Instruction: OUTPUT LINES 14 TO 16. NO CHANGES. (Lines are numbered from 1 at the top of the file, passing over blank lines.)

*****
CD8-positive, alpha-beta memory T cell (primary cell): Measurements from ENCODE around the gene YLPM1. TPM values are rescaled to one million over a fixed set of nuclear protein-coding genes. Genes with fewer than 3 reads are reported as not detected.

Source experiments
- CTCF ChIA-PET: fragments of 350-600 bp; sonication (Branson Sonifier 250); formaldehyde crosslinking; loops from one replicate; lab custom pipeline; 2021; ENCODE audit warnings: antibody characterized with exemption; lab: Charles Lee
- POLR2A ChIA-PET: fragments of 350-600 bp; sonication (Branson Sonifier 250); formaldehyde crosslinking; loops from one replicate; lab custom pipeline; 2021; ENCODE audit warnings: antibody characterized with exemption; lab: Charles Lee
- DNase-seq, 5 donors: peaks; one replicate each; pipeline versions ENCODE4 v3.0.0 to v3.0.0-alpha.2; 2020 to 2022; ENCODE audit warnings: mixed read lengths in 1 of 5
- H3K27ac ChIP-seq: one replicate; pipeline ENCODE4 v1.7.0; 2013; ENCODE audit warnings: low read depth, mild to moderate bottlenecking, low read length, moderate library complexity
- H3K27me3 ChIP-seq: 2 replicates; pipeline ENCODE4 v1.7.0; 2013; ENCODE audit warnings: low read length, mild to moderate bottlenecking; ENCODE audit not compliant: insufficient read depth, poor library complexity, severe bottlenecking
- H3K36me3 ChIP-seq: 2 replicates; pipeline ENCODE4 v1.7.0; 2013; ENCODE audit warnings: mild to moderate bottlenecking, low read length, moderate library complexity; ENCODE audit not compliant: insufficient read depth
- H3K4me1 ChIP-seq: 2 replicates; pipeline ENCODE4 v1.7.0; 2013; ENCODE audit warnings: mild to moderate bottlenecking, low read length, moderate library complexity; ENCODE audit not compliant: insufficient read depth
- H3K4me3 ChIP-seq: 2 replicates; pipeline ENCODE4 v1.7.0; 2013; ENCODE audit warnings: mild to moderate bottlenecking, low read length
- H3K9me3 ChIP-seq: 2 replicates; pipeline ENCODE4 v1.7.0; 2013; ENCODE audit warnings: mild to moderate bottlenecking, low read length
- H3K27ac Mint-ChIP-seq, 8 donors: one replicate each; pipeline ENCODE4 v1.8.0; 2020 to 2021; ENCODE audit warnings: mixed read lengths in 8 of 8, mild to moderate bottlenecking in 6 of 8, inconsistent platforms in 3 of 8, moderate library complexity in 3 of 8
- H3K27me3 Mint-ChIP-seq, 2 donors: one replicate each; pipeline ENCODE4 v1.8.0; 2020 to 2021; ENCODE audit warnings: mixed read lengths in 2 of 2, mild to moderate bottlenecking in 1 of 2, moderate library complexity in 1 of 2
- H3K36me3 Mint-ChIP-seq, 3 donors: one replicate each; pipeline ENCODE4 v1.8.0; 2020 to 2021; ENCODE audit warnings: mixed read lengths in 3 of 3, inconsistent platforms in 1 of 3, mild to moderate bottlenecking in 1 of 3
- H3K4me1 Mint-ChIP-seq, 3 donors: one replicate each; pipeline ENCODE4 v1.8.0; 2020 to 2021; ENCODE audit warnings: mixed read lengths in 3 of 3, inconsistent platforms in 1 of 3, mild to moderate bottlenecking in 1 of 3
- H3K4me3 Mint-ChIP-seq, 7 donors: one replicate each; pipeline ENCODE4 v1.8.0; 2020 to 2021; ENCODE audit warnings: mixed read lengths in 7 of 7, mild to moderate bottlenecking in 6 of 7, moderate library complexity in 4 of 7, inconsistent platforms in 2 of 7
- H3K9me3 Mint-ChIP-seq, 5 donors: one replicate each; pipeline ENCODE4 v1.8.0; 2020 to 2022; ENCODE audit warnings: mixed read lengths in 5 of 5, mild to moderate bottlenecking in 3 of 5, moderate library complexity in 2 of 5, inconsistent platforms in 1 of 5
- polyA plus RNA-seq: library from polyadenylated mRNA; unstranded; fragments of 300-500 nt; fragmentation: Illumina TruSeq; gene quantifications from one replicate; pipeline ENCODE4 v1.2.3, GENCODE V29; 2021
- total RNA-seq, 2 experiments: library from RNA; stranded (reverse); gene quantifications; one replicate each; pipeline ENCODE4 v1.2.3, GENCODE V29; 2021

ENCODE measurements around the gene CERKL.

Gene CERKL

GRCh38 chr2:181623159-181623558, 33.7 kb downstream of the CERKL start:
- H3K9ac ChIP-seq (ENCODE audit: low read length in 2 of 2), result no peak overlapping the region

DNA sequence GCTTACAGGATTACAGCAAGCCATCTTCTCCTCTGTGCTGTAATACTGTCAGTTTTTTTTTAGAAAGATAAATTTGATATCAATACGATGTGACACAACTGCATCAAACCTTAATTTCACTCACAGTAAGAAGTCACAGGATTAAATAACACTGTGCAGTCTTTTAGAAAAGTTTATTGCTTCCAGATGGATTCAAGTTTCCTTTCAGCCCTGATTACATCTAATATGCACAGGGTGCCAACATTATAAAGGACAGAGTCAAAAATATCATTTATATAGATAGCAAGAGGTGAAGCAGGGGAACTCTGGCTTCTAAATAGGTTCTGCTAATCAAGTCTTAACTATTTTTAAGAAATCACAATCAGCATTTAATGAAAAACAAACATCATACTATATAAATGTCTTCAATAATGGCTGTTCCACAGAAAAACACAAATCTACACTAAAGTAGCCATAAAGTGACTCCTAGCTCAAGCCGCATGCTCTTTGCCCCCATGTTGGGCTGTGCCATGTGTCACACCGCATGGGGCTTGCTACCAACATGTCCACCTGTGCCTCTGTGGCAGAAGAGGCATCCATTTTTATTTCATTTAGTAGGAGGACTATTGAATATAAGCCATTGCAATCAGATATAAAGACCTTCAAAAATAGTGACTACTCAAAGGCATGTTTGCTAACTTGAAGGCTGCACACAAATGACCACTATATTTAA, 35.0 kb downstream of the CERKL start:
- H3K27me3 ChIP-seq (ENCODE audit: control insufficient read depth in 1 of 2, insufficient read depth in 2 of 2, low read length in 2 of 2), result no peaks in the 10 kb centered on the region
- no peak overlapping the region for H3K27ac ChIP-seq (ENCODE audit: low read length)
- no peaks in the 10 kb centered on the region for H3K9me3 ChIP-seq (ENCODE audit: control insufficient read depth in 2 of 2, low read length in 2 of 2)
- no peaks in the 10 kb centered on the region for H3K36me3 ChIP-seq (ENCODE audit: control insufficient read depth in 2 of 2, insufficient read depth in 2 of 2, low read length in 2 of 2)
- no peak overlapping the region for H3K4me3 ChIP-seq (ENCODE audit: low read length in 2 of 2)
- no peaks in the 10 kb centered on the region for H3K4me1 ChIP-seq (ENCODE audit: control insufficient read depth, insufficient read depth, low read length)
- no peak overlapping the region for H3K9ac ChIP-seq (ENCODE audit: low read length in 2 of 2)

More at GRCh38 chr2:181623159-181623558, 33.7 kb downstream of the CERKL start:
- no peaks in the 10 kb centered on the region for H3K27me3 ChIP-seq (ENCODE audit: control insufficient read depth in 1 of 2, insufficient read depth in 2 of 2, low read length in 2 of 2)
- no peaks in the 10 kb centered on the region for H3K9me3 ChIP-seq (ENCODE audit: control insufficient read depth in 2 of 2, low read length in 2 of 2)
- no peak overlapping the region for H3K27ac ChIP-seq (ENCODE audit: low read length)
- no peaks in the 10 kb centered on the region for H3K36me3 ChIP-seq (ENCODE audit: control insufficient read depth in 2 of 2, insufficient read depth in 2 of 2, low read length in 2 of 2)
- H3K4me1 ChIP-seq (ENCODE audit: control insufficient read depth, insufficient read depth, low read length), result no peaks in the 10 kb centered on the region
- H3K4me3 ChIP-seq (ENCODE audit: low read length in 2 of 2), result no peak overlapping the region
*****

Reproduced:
- H3K36me3 Mint-ChIP-seq, 3 donors: one replicate each; pipeline ENCODE4 v1.8.0; 2020 to 2021; ENCODE audit warnings: mixed read lengths in 3 of 3, inconsistent platforms in 1 of 3, mild to moderate bottlenecking in 1 of 3
- H3K4me1 Mint-ChIP-seq, 3 donors: one replicate each; pipeline ENCODE4 v1.8.0; 2020 to 2021; ENCODE audit warnings: mixed read lengths in 3 of 3, inconsistent platforms in 1 of 3, mild to moderate bottlenecking in 1 of 3
- H3K4me3 Mint-ChIP-seq, 7 donors: one replicate each; pipeline ENCODE4 v1.8.0; 2020 to 2021; ENCODE audit warnings: mixed read lengths in 7 of 7, mild to moderate bottlenecking in 6 of 7, moderate library complexity in 4 of 7, inconsistent platforms in 2 of 7